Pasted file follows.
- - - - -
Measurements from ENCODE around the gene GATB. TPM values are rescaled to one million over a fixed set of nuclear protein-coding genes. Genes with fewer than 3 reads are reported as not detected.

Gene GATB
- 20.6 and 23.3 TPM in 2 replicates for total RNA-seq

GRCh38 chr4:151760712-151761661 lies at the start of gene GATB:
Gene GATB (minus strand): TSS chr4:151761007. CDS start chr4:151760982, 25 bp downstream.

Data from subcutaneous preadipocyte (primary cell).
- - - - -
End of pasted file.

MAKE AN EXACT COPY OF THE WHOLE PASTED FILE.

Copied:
Measurements from ENCODE around the gene GATB. TPM values are rescaled to one million over a fixed set of nuclear protein-coding genes. Genes with fewer than 3 reads are reported as not detected.

Gene GATB
- 20.6 and 23.3 TPM in 2 replicates for total RNA-seq

GRCh38 chr4:151760712-151761661 lies at the start of gene GATB:
Gene GATB (minus strand): TSS chr4:151761007. CDS start chr4:151760982, 25 bp downstream.

Data from subcutaneous preadipocyte (primary cell).